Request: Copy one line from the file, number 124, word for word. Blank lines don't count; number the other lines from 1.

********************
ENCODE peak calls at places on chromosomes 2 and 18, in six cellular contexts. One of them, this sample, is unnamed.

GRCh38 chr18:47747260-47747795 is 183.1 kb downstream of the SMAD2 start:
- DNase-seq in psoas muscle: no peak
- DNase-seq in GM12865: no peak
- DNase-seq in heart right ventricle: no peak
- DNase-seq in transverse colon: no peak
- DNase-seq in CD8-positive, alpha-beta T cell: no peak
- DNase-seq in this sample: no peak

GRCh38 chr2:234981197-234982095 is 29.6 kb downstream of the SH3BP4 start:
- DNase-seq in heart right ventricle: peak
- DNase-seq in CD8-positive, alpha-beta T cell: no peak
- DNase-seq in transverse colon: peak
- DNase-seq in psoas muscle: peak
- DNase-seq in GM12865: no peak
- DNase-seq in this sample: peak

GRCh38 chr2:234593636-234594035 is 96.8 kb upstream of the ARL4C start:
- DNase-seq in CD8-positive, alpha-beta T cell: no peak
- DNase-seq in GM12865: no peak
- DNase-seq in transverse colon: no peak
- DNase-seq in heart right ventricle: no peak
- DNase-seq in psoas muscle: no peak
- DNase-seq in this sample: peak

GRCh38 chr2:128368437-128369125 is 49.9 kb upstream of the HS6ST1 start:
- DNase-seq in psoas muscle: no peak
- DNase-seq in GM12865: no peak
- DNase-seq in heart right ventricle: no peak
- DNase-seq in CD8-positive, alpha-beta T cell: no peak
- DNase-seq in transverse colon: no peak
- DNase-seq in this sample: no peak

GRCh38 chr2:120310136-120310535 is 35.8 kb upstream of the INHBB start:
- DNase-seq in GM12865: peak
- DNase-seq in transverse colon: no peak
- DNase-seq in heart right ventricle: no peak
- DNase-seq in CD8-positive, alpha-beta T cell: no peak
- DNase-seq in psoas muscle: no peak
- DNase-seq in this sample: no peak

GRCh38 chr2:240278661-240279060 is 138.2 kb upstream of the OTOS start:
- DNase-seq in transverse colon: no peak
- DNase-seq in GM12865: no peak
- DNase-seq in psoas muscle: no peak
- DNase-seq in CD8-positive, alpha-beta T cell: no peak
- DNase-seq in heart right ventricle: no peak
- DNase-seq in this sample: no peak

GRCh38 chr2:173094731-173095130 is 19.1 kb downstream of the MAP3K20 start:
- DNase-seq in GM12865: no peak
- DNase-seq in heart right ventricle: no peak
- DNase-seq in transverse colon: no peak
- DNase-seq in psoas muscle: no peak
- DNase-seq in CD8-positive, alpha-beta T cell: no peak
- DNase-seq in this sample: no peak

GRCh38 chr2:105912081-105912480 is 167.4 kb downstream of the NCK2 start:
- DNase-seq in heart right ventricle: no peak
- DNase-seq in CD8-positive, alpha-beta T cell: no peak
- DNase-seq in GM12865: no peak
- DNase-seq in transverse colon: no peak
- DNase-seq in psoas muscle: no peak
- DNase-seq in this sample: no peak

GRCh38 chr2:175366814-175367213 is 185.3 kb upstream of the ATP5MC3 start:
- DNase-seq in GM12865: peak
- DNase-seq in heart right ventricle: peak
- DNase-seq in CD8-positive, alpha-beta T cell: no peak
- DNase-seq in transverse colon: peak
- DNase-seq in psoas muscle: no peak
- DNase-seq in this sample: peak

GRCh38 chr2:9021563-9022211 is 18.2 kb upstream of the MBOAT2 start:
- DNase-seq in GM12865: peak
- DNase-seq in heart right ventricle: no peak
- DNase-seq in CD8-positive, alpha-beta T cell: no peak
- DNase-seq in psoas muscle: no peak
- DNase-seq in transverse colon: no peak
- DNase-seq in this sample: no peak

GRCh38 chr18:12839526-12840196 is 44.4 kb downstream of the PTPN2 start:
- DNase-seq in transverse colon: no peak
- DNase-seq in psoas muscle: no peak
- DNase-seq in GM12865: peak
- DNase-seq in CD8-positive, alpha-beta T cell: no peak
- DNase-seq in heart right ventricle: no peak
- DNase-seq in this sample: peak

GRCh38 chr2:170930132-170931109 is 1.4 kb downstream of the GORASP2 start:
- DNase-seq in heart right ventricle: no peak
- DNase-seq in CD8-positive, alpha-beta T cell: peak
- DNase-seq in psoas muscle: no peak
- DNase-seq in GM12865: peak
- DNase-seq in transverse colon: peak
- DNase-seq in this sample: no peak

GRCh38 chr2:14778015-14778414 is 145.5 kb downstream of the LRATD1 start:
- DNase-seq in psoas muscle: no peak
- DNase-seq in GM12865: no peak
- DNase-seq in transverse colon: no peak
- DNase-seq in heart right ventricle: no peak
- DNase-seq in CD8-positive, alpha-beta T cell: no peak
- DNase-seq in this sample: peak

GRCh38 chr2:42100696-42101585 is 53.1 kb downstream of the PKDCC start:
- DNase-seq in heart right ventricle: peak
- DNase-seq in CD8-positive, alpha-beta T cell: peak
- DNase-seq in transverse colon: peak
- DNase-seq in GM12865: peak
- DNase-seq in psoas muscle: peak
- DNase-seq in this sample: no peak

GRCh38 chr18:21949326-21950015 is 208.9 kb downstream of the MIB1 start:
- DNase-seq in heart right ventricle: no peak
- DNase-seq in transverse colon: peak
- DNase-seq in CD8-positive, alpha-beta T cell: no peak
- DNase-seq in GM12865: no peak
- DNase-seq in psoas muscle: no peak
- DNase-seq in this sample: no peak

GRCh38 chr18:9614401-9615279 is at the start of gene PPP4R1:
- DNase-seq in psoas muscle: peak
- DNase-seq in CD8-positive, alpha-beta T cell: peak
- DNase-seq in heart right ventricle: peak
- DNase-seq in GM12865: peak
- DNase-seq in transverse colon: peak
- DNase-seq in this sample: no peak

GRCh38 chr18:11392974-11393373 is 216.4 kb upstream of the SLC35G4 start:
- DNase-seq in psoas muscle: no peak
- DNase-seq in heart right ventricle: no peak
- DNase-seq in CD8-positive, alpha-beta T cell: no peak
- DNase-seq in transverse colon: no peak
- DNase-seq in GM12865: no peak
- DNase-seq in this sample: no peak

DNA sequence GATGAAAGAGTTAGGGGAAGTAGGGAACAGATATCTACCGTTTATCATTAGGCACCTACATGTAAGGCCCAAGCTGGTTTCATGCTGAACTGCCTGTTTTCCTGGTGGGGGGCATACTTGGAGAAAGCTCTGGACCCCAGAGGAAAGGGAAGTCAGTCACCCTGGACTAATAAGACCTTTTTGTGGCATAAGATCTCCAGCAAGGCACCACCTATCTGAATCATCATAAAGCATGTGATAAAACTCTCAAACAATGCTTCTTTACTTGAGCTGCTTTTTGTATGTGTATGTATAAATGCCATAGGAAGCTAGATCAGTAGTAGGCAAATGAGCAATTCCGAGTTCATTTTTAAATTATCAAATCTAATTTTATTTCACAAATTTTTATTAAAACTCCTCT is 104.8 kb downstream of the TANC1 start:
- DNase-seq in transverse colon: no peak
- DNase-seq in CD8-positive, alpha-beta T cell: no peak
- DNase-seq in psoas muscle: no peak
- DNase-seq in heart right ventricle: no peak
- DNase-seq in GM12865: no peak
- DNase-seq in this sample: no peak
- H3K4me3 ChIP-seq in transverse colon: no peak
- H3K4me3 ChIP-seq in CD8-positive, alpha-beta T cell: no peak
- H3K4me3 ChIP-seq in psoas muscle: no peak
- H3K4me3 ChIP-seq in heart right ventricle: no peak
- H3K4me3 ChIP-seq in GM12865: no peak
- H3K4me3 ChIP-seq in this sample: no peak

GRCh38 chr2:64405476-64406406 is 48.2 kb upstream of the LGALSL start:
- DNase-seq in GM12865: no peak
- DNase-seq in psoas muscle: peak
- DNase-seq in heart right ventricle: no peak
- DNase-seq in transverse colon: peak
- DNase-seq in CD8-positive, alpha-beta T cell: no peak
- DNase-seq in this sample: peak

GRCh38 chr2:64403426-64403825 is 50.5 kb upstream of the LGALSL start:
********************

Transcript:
- DNase-seq in psoas muscle: no peak